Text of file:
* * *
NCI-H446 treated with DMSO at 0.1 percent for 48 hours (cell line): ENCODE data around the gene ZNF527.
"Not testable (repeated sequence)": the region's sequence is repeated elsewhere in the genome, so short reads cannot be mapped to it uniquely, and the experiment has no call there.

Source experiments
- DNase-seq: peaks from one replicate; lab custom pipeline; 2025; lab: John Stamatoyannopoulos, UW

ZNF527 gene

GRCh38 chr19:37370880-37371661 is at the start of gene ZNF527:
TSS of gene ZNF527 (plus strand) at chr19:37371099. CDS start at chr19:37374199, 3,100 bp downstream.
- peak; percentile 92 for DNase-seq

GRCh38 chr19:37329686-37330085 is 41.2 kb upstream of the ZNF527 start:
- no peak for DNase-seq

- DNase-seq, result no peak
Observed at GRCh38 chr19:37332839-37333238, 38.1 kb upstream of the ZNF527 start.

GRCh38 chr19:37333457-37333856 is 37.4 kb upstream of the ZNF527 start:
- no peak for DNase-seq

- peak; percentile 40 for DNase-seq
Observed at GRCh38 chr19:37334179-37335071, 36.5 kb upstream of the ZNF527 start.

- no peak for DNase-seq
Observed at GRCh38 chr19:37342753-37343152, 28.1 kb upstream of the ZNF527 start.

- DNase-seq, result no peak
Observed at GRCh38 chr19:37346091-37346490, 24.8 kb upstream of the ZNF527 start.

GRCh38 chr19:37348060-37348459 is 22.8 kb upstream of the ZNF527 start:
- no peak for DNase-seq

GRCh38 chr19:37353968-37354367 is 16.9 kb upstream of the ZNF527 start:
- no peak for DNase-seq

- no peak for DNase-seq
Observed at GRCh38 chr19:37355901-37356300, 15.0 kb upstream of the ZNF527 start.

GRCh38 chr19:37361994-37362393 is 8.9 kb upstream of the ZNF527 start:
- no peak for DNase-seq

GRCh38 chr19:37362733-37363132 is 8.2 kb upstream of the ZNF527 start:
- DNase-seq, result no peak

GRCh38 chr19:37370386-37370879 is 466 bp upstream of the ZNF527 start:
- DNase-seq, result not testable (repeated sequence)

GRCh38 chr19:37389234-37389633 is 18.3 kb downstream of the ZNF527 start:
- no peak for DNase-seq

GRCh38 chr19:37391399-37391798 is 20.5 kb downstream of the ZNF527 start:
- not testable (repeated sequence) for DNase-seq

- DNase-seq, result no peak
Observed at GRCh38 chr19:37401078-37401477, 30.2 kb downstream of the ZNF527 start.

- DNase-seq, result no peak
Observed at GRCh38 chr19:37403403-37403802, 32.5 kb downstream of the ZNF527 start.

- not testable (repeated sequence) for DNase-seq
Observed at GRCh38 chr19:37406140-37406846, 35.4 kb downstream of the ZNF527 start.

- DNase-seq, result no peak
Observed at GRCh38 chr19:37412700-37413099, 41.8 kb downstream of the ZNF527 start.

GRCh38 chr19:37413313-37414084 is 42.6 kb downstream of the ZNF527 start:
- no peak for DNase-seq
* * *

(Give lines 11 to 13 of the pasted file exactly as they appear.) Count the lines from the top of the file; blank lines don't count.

- DNase-seq, result no peak
Observed at GRCh38 chr19:37332839-37333238, 38.1 kb upstream of the ZNF527 start.

GRCh38 chr19:37333457-37333856 is 37.4 kb upstream of the ZNF527 start: